MOH: Pertussis Under Control, This Year’s Cases 53% Lower Than 2019

Health DG Dr Radzi maintains pertussis is under control, as the 329 cases reported this year as of Aug 19 are 52.8% lower than the same period in 2019. 55% of this year’s cases were in Sabah, 33% among non-citizens. Vaccine coverage data was not provided.

KUALA LUMPUR, August 23 – The Ministry of Health (MOH) has asserted that pertussis remains under control in Malaysia, based on case numbers this year so far that fell below pre-Covid pandemic levels.

Health director-general Dr Muhammad Radzi Abu Hassan said in a statement yesterday that 329 cases of pertussis, also known as whooping cough, were reported nationwide as of August 19, a decline of 52.8 per cent from 697 cases in the same period in 2019.

Among the 329 pertussis cases this year, 23 died (7 per cent).

Of this year’s 329 pertussis cases as of August 19, about a third or 110 cases were non-citizens. Babies aged below 12 months comprised more than half at 189 cases (57.4 per cent), followed by 94 cases in children aged one to 10 years (28.6 per cent), with the remainder among those aged 11 years and older.

The 329 pertussis cases reported according to state are as follows (no cases were reported in Perlis):

  • Sabah: 181 cases
  • Selangor: 51 cases
  • WP Kuala Lumpur and Putrajaya: 15 cases
  • Pahang: 13 cases
  • Perak: 13 cases
  • Melaka: 12 cases
  • Negeri Sembilan: 12 cases
  • Johor: 9 cases
  • Sarawak: 8 cases
  • Kelantan: 7 cases
  • Kedah: 3 cases
  • Terengganu: 3 cases
  • Penang: 1 case
  • WP Labuan: 1 case

“As previously informed, the trend of pertussis cases in Malaysia is in line with the global situation that saw a decline of cases during the Covid-19 pandemic (2020 to 2021) during the enforcement of movement control orders (MCOs), but subsequently rose after MCOs were lifted,” Dr Radzi said.

“However, the increase of cases subsequent to the lifting of MCOs was lower compared to average annual cases before the Covid-19 pandemic. This shows that the current pertussis infection in the country is under control and not worrying.”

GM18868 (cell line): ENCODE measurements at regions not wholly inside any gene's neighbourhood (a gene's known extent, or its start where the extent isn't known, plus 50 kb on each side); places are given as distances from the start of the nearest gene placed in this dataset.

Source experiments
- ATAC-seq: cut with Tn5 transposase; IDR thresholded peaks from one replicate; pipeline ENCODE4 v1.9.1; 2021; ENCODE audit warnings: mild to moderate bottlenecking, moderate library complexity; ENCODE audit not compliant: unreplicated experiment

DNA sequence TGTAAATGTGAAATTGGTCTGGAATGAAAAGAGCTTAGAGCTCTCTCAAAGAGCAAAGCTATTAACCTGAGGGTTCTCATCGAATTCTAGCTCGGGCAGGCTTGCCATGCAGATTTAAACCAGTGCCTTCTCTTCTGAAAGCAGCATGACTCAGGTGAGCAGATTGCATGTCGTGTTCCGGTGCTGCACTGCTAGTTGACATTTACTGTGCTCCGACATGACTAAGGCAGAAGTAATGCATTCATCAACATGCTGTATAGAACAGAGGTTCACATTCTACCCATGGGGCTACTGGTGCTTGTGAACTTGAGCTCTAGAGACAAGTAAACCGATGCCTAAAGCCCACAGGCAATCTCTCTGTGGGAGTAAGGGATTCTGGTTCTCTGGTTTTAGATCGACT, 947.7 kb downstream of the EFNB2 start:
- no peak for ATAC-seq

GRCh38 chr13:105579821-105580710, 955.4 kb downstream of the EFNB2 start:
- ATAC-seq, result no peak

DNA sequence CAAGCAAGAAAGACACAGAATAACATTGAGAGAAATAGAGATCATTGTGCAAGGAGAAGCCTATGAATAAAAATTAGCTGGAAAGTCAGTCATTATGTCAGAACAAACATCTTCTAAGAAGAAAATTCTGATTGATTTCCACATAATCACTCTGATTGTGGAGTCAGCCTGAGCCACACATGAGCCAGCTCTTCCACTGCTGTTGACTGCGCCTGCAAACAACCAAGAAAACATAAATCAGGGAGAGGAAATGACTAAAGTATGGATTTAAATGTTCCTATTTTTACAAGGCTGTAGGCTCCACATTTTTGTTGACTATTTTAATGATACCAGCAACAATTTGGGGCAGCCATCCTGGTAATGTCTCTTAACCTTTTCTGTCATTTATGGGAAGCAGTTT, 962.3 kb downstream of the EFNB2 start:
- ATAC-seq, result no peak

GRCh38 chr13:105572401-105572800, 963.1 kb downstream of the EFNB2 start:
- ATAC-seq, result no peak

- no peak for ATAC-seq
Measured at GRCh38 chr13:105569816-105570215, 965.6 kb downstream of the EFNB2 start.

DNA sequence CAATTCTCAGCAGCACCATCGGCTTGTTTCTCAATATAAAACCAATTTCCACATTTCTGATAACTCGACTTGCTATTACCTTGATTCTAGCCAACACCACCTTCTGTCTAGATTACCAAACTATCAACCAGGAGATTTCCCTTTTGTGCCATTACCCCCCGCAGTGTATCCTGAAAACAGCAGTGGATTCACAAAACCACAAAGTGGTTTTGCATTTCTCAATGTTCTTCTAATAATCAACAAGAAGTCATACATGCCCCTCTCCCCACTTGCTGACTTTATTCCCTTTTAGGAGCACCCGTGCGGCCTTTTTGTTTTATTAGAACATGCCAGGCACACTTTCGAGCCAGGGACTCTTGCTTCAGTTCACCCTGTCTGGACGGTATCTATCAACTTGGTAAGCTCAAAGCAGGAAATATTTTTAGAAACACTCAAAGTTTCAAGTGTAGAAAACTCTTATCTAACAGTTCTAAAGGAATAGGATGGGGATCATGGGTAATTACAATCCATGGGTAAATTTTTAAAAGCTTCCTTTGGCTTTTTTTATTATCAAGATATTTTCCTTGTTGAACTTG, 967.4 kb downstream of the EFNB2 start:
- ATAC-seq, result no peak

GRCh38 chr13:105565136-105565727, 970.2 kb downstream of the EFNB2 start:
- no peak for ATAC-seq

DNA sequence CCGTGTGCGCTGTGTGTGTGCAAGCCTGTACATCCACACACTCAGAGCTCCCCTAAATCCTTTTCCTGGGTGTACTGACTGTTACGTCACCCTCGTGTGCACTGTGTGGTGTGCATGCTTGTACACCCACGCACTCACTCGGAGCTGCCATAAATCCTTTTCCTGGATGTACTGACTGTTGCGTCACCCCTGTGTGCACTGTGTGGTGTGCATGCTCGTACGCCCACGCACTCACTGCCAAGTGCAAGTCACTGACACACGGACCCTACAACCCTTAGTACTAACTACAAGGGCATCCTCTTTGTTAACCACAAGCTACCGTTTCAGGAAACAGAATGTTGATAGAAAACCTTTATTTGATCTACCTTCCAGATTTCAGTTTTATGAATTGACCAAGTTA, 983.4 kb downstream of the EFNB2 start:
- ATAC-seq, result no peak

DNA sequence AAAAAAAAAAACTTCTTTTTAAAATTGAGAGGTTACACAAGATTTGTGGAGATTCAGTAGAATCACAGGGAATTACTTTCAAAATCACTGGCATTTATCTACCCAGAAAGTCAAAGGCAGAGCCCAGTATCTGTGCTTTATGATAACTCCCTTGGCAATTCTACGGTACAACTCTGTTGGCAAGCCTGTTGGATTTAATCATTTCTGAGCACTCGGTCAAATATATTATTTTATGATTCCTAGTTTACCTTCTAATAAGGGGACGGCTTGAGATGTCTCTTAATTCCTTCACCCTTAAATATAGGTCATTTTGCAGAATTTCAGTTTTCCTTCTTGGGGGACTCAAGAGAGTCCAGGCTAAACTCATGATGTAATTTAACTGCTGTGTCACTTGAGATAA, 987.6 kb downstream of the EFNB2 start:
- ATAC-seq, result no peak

Despite the Health DG’s assertion, he did not provide data on vaccination coverage with the hexavalent combination vaccine (diphtheria-tetanus-pertussis-polio-Hepatitis B-Haemophilus influenzae type b). Neither did he provide details on the vaccination status of the 329 pertussis cases reported this year.

More than half of this year’s cases (55 per cent) were reported in Sabah alone. That, coupled with foreigners comprising a third of cases, indicates there are likely pockets of unvaccinated communities in the state, or elsewhere in the country.

CodeBlue reported yesterday, based on World Health Organization (WHO) data, that coverage of both the first and third dose of the diphtheria-tetanus-pertussis (DTP) vaccine in Malaysia was at least 95 per cent since 2010.

Dose Three coverage dropped from 98 per cent in 2020 to 95 per cent in 2021, before rising to 97 per cent last year. WHO data is based on data reported from the government.

Dr Radzi also said no new pertussis cases have been detected in the surrounding areas of a family in Rompin, Pahang, after an outbreak following infections in two children and their mother. The three are in stable condition after receiving treatment.

In Malaysia, the hexavalent combination vaccine is routinely given to children at ages two, three, five, and 18 months.

“Children who missed out on their immunisations can be brought to the nearest public health clinic to complete their immunisation,” the Health DG said.

“Babies and children who did not receive complete immunisations are at the highest risk for infection.”

The main symptom of pertussis — a vaccine-preventable childhood disease caused by infection with the Bordetella pertussis bacteria — is a lengthy cough for one to two weeks that can extend to two months. Severe complications like pneumonia, encephalopathy, and even death can occur without early treatment.

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